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air of authority. His hair, in his youthful days, was of a light colour, but care and trouble, according to Las Casas, soon turned it gray; and at thirty years of age it was quite white.”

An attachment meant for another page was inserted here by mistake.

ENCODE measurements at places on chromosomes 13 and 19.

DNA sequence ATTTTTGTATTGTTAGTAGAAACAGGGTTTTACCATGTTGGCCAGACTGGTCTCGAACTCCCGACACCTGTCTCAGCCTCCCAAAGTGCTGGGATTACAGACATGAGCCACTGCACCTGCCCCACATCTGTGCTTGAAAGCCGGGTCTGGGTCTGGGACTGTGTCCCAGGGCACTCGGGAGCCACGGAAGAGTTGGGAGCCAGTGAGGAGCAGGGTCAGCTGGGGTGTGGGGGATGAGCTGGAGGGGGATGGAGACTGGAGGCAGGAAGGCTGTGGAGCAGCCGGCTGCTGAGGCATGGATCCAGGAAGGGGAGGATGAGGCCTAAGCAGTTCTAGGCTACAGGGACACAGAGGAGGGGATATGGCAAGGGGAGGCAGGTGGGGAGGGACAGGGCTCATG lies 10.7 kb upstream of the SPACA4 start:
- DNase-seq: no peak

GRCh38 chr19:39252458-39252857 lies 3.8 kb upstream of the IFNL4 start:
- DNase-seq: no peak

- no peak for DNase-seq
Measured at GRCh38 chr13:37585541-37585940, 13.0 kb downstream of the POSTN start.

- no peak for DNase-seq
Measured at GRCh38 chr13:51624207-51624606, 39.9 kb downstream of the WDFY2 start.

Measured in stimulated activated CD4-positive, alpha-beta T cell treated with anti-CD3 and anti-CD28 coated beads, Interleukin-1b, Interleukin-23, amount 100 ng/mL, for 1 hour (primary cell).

We cannot but regret that the elegant historian has in this description omitted the most important feature of all, and made no mention of the head of Columbus, or only noticed it incidentally. We would have been pleased with a finished portrait from his graceful and graphic pen. Many might have sat for the above picture, but few for the head of the great navigator. So, at least, we must believe, judging from the character of the man, and from the fine old engraving before us. We are so accustomed to look at all portraits phrenologically, that our eye instinctively rests upon the forehead. This is so striking and every way remarkable, that the most indifferent observer would soon pass over the general features of the face -the well formed nose—the firm and compressed lip, and the air of conscious power cast over all--and dwell exclusively upon the deep, clear, and expanded brow. The thoughtful introspective eyes might for a moment arrest us, but they evidently derive their chief expression from those instruments of thought which swell out between the temples. As a whole, the head is rather long and high, showing large intellectual and moral organs. It has not the breadth of brow, and expansion at the sides, which we see in the likenesses of Milton and Shakspeare. The difference is of course owing to the greater Ideality of the two masters of song.